From the National Association for the Education of Young Children (NAEYC) & RAPID:

This brief is based on data collected by the RAPID survey in October 2023, which confirms that many of the predictions made by providers in NAEYC's October 2022 survey about the impacts of the end of child care stabilization funding are playing out in real time. 


You can find the press release here, and the brief here:



The brief will be available in Spanish later this week. All resources are also available at www.naeyc.org/ece-workforce-surveys.


Some key highlights from this brief: 


  • 29% of families reported that their child care tuition had increased in the last month.
  • 28% of child care providers who have run out of stabilization funding indicated they had cut wages or were unable to sustain salary increases. 
  • 24% of providers who have run out of stabilization funding reported they were serving fewer children.


We encourage you to share and use these data in your work and outreach, especially with your Congressional delegations as they continue funding negotiations and consideration of the President’s $16 billion funding request for child care. And please note that while these data are national-level data only, they are also informing a new NAEYC ECE Workforce Survey that we intend to launch in early 2024, where we aim to once again be able to collect and share back state data, as the ongoing impacts continue to unfold.

Brief - How North Carolina is advancing early educator pay

From the Center for the Study of Child Care Employment (CSCCE):

In our recent Bold on Early Educator Compensation Learning Community session, advocates from the state shared tactics, including a salary scale and toolkit developed by the North Carolina Early Childhood Compensation Collaborative. The scale aims to help programs analyze their own compensation and set targets.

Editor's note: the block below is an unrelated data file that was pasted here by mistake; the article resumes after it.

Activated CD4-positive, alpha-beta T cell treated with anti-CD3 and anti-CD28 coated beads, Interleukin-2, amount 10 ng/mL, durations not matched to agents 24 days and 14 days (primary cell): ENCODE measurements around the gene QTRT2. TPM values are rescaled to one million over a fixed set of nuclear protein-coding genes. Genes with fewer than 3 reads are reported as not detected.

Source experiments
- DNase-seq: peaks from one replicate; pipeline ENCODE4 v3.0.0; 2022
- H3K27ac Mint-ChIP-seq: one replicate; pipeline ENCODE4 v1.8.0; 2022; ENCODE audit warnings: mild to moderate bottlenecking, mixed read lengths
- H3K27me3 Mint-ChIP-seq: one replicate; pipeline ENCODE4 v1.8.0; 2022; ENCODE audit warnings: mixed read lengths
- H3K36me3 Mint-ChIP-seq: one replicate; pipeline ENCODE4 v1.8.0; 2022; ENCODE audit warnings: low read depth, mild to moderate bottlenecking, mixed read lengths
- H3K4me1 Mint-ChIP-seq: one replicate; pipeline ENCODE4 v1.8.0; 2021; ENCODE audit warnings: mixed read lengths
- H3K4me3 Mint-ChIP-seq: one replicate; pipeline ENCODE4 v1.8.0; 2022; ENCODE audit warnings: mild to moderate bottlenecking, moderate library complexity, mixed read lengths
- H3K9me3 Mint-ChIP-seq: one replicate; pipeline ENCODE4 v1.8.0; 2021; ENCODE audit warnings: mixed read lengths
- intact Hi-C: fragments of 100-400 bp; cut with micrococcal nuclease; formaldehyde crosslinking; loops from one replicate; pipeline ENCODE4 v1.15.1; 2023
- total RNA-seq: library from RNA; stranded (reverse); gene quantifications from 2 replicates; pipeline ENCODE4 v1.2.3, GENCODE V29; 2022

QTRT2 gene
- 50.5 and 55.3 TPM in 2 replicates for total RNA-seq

Learn more about North Carolina advocates' strategies to advance educator pay in our summary.

If you're looking to advance your own strategies, our solutions-based fact sheet provides legislators with key issues facing the ECE workforce, state-based solutions, and four action steps to take to champion workforce policies. 

Report - CACFP and License-Exempt Home-Based Child Care Providers

From the Urban Institute:

Designed to address food insecurity amongst children, the federal Child and Adult Care Food Program (CACFP) reimburses child care providers for some or all of the costs of feeding children in child care settings. Yet more than 11 million children in home-based child care settings that are exempt from state licensing laws are unlikely to have access to this resource, even though states are allowed to extend CACFP supports to these providers. 


New Urban Institute research finds that more children could get needed nutritional supports if license-exempt home-based child care (LEHBCC) providers were allowed and encouraged to participate in CACFP. Paid and unpaid LEHBCC providers care for more children than licensed child care programs, and often care for vulnerable children, many of whom may be food-insecure. 


Read the report, brief, fact sheet, or blog post to learn more about unique opportunities to reduce barriers to participation for LEHBCC providers, as well as some remaining barriers that need to be addressed. 

⇒ Take Action with Home Grown

Thank you for all of your efforts to support meals and snacks in child care, Head Start, after-school programs, emergency shelters and adult care programs! We have three bills with growing lists of cosponsors ready to say this is important. There’s so much to do to make things right for children, families, and caregivers. The latest action toolkit also includes ways to advocate for child care, Head Start, WIC, and the child tax credit. If you have other resources to share, please let us know.

Policy Brief - DC Early Childhood Educator Pay Equity Fund

From DC Action:

In this new policy brief, DC Action provides an overview of and recommendations for the District of Columbia’s Early Childhood Educator Pay Equity Fund. As you may know, in 2018, Washington, DC passed the landmark Birth-to-Three for All law, which among other things, required pay parity for early childhood educators and local public school teachers with similar roles, credentials, and experience. Through the Pay Equity Fund, fair and livable compensation is becoming a reality for thousands of early educators.